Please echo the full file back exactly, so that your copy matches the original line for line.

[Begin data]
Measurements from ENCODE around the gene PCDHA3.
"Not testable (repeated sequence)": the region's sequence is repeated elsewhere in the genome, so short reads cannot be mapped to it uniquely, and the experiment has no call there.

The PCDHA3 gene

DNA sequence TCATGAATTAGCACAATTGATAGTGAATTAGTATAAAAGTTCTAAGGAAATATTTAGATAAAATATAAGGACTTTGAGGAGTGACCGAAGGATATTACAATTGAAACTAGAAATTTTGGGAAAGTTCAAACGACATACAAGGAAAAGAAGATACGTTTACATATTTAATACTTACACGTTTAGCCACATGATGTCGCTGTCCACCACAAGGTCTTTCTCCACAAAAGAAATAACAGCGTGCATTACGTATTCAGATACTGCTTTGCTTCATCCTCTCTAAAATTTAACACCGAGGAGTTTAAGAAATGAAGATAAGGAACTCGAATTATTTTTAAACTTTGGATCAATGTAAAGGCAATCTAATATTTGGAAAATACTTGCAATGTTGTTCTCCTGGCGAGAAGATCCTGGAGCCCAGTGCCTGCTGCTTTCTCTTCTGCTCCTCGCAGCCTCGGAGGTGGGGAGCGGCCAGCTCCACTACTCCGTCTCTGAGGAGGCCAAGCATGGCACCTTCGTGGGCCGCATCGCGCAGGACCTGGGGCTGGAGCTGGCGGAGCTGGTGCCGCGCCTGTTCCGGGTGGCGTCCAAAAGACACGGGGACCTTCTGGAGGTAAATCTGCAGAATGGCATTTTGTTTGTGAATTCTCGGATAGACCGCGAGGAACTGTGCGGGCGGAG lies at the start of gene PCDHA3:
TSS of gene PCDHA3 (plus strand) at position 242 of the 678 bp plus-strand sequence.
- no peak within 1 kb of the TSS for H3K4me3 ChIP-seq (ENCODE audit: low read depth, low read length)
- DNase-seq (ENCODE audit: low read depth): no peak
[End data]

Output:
Measurements from ENCODE around the gene PCDHA3.
"Not testable (repeated sequence)": the region's sequence is repeated elsewhere in the genome, so short reads cannot be mapped to it uniquely, and the experiment has no call there.

The PCDHA3 gene

DNA sequence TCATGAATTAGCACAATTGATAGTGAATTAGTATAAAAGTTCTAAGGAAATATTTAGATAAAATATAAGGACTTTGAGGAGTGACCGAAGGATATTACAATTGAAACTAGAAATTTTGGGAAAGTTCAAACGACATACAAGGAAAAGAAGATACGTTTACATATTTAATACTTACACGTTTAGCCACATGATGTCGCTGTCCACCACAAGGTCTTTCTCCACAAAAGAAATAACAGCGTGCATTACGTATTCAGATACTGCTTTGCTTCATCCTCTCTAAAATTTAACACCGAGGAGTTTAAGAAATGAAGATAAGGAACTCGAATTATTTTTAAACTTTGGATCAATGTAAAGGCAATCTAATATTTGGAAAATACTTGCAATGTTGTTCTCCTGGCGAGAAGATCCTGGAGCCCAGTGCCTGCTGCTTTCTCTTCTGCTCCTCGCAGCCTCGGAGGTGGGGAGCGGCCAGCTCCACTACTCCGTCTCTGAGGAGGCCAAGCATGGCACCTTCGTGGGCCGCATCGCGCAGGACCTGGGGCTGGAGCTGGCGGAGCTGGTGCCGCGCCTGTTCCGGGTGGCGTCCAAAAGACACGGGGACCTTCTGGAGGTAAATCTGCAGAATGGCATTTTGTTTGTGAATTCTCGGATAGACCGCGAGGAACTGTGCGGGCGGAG lies at the start of gene PCDHA3:
TSS of gene PCDHA3 (plus strand) at position 242 of the 678 bp plus-strand sequence.
- no peak within 1 kb of the TSS for H3K4me3 ChIP-seq (ENCODE audit: low read depth, low read length)
- DNase-seq (ENCODE audit: low read depth): no peak